collective memory


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collective memory

n.
1. The ability of a community to remember events.
2. The collection of memories shared by a common culture.

collective memory

n
(Anthropology & Ethnology) the shared memories of a group, family, race, etc
References in periodicals archive ?
I would like you to know that your recognition of Macedonia under its constitutional name and your personal support at the NATO summit in Bucharest in 2008 will stay forever in Macedonia's collective memory," said PM Gruevski.
The sacrifice of your sons, daughters and wards is etched in the collective memory of nations consciousness, never to be erased.
This is a symbolic act and a message to those who attack our collective memory, this seat of learning, science and history," also said the Minister of Culture at a press conference at Bardo Museum, in the presence of government members.
Finally, Vatican II introduced the language of collective memory when it confirmed the importance of the "memorial days" of the martyrs and other saints (Sacrosanctum concilium no.
Erol Rizaov in Utrinski vesnik comments that the names of the people who participated in these crimes staging imprisonments, trials and torture of their compatriot political opponents must remain eternally in the collective memory of the citizens.
His work should, however, not be reduced to a pure manifestation of the workings of collective memory.
Over the past six decades, Jewish Israelis have virtually dominated the reconstruction of the collective memory of 1948.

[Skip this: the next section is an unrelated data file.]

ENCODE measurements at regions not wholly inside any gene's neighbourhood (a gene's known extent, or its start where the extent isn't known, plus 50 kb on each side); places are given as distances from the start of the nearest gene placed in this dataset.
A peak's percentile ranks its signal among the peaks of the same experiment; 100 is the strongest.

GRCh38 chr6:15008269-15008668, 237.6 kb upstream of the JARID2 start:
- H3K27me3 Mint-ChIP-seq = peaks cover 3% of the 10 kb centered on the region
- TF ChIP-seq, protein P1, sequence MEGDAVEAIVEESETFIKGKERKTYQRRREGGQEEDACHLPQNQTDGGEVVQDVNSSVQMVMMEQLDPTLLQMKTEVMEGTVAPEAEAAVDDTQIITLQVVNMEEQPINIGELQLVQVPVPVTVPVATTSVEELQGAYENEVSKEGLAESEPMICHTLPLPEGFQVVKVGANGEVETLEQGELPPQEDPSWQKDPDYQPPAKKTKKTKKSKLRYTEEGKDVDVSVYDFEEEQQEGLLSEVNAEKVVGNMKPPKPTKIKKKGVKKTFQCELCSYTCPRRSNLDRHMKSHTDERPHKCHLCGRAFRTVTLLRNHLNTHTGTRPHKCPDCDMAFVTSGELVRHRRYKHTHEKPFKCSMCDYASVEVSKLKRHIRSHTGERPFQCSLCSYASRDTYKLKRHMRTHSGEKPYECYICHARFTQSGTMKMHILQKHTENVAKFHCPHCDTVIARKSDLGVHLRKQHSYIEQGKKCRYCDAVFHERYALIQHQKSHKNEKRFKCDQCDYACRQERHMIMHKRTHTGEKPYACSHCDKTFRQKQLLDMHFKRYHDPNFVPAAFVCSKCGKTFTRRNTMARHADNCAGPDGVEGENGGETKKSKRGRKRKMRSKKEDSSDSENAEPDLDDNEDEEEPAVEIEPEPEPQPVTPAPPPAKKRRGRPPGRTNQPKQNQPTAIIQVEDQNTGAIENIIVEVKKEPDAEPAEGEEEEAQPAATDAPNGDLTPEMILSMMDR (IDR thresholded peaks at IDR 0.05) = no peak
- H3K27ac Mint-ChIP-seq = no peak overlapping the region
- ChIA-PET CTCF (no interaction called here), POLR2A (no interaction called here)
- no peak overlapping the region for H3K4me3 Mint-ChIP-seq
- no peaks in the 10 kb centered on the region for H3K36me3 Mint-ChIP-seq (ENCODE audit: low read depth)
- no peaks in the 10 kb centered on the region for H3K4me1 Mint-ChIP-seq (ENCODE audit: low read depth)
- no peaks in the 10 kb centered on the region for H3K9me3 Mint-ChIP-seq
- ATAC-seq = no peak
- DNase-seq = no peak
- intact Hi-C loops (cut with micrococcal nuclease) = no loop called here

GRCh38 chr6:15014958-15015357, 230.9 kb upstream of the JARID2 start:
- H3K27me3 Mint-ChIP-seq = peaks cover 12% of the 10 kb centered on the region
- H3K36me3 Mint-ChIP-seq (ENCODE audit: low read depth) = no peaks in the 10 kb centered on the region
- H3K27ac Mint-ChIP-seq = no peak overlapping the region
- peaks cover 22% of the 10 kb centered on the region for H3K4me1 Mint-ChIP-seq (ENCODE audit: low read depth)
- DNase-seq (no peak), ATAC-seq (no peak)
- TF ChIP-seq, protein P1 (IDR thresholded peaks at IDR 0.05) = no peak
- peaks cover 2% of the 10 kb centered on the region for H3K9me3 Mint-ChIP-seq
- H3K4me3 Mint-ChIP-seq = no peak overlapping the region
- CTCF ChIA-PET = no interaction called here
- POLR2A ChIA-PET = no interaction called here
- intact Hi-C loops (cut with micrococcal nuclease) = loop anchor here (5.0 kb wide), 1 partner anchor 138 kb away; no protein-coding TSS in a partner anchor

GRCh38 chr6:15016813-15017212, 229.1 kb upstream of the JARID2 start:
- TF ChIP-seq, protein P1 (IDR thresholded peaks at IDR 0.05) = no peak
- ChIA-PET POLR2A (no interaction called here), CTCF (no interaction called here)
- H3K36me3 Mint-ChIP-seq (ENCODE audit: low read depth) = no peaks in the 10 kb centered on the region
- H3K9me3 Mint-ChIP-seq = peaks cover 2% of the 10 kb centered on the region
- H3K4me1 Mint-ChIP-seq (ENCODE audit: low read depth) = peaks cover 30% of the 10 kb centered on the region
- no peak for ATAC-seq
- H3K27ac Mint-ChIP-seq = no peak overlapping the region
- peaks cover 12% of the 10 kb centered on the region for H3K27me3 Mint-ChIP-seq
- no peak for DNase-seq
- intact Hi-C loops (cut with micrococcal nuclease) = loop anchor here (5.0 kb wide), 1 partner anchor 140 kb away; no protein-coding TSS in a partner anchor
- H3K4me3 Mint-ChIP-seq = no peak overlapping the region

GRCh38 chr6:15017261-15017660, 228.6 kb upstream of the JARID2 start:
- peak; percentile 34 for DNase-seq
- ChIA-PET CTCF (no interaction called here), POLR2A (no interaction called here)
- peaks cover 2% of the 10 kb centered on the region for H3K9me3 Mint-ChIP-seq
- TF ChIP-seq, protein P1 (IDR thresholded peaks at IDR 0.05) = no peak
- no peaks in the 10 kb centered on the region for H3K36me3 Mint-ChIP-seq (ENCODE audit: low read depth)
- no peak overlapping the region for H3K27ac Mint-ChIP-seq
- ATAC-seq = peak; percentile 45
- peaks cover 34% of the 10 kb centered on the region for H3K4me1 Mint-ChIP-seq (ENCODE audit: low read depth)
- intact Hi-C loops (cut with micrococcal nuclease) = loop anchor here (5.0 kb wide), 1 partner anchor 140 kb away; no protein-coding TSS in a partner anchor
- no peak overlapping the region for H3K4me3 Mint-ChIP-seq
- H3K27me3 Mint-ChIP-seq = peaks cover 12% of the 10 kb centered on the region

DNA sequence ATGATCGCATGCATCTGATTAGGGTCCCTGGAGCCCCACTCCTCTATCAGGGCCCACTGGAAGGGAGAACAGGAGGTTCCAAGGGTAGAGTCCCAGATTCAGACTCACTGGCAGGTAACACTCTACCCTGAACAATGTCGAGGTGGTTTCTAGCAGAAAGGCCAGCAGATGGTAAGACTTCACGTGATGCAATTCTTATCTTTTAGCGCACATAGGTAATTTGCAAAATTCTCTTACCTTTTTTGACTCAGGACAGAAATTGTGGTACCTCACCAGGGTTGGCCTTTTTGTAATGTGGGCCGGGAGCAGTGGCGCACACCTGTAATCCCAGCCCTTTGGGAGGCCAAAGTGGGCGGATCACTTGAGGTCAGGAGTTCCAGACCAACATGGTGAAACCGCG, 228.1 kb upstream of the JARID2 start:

Collective memory as a popular concept in the contemporary social studies stems mainly from the landmark study of Maurice Halbwachs, The Social Frameworks of Memory (1925), in which he stated that "It is in society that people normally acquire their memories.
In his words, this exhibition was a sample of the struggle aiming at consecrating Palestine in the collective memory of the Arab population, regardless of the measures taken by Israel to prevent Palestinians from obtaining their rights.
She introduces this volume with discussion of the construction of a collective memory of the Holocaust and then proceeds to a detailed look at Holocaust museums in Israel, the US, and Europe.
Tel: 029 2023 9253 Indre Serpytyte Ffotogallery, Turner House, Penarth, 11am-5pm Tickets: Free Photography exploring themes of history, individual and collective memory and loss.
Many aspects related to memory studies are not covered but this may be a way to avoid becoming too dispersed, as the articles in the volume concern in particular relations with traumatic pasts and the way this past is reconstructed and integrated into the present in the form narrative structures and collective memory.
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